Industrial court judge Harold Ruhukya ruled on Monday that the unilateral decision by government to award 3 per cent increase for the public service amounts to bargaining in bath faith and agreed with BOFEPUSU to interdict the 3% increment. The court noted however that for the month of April, the 3% adjustment in the salaries of the public servants has already effected as demonstrated by the defendants, and as such the interdict would effect for month of May onwards. The judgement is an interim order returnable to court on 25th April 2016 where government would show cause why the order cannot be made final. BOFEPUSU Secretary General Tobokani Rari said they are happy with the outcome, and will await confirmation of the temporary order, which will pavw the way for bargaining to take place at the Public Sector Bargaining Council (PSBC). He said; "We are indeed elated and gratified by this morning's judgement.
We have always held that it's a mistaken belief by government and some within the labour fraternity that the PSBC is defunct, the PSBC is there and bofepusu is still an admitted up until the court of appeal pronounces otherwise in a case that would be heard on 26th April 2016. This is what the court has re - soundly and emphatically affirmed today. Today's judgement should send a stern warming to government that no matter how state machinery could be powerful, it cannot undermine the laws of this country. It cannot under whatever circumstances be above law. Government just as trade unions has duty to bargain and engage unions candidly and in good faith as provided for by the law. The Monday ruling is the second time that courts hold that government has undermined the established procedures and acted in bath faith contrary to the available laws governing the process of negotiations.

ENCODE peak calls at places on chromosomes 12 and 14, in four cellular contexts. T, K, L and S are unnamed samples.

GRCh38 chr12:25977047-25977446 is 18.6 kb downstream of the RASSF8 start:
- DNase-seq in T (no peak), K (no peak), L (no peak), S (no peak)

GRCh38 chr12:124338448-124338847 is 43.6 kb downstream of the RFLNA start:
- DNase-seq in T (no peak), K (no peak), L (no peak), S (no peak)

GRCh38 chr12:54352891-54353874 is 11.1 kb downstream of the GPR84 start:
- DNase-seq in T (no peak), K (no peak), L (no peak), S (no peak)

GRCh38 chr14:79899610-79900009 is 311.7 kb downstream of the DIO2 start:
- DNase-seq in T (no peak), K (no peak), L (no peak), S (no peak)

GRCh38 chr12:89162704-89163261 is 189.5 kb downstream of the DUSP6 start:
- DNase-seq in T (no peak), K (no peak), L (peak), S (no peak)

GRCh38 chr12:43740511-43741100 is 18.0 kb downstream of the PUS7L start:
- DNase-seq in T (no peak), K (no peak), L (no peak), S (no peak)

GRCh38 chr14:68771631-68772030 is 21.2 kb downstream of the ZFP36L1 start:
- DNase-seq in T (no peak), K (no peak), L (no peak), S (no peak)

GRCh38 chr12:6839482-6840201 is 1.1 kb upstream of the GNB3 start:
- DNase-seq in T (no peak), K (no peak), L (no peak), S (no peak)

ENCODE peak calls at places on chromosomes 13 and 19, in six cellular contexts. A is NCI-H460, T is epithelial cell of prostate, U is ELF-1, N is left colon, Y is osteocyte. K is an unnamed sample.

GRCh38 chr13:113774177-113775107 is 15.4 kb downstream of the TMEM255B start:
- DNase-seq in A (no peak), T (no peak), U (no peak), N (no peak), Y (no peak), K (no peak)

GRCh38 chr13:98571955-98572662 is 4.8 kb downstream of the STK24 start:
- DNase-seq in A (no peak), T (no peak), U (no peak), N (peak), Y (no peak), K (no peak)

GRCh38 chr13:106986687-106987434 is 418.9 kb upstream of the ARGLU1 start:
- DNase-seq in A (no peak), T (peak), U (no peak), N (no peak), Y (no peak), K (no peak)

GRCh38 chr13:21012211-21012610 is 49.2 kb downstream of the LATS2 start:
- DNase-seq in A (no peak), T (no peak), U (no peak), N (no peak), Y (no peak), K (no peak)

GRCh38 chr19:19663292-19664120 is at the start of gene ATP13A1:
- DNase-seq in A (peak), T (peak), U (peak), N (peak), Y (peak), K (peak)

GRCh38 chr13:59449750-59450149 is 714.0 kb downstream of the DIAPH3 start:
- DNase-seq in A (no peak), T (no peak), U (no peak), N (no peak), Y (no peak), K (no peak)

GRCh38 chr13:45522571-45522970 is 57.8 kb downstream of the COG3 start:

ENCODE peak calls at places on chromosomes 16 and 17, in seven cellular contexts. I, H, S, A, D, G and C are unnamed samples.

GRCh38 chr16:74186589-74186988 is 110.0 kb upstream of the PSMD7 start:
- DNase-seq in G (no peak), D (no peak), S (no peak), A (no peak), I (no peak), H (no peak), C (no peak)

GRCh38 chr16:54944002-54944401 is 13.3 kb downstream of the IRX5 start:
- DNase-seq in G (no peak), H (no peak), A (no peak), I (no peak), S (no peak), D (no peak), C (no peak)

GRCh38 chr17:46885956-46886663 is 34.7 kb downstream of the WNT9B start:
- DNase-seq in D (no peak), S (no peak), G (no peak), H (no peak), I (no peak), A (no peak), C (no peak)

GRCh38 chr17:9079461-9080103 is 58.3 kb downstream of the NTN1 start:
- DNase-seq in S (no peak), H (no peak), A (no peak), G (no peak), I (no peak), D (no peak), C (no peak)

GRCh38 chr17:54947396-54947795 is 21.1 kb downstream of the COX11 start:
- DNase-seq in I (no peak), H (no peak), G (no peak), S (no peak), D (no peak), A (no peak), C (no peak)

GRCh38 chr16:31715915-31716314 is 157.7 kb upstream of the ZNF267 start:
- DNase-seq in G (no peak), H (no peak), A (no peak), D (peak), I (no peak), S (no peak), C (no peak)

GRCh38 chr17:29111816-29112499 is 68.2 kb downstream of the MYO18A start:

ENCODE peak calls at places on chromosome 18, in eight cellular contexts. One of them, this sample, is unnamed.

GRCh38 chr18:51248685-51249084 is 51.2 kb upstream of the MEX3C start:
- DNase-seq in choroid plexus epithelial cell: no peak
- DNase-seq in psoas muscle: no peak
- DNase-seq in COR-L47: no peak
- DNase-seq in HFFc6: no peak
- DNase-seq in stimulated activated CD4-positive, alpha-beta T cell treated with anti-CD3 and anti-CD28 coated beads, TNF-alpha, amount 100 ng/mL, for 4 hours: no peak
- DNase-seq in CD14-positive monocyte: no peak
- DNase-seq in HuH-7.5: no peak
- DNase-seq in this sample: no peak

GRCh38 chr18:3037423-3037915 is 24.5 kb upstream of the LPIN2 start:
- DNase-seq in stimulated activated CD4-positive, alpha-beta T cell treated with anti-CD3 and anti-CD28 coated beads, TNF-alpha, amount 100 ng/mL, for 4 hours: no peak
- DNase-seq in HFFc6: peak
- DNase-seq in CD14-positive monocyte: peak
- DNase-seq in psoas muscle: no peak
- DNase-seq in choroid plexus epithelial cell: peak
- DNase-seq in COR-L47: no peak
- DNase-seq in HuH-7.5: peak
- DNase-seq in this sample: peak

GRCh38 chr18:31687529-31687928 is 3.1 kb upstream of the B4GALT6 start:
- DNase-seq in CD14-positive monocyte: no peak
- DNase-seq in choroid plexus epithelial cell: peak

Last year the High Court held that when President Ian Khama and the then Director of DPSM Carter Morupisi made pronouncement about salary negotiations in 2013 & 2014 when the PSBC was seized with the matter, it amounted to bad faith negotiations. "We are really surprised that hot in the heels of the last judgement, government commits the same error. In our view, this could a deliberate act of undermining the rule of law. To public servants of this country, we appeal to them to remain calm and patient, we appeal to them understand that the issue is not about a 3% increment, but it's about safeguarding and jealously protecting the bargaining power of the public service in this country. The public servants should understand that it has never happened anywhere in the world where the employer generously award workers for their service without being pushed through a bargaining process by the unions. This is what we are fighting for. This evident from the last year negotiations where the employer came with 3% and was pushed in bargaining process to a 6%," said Rari.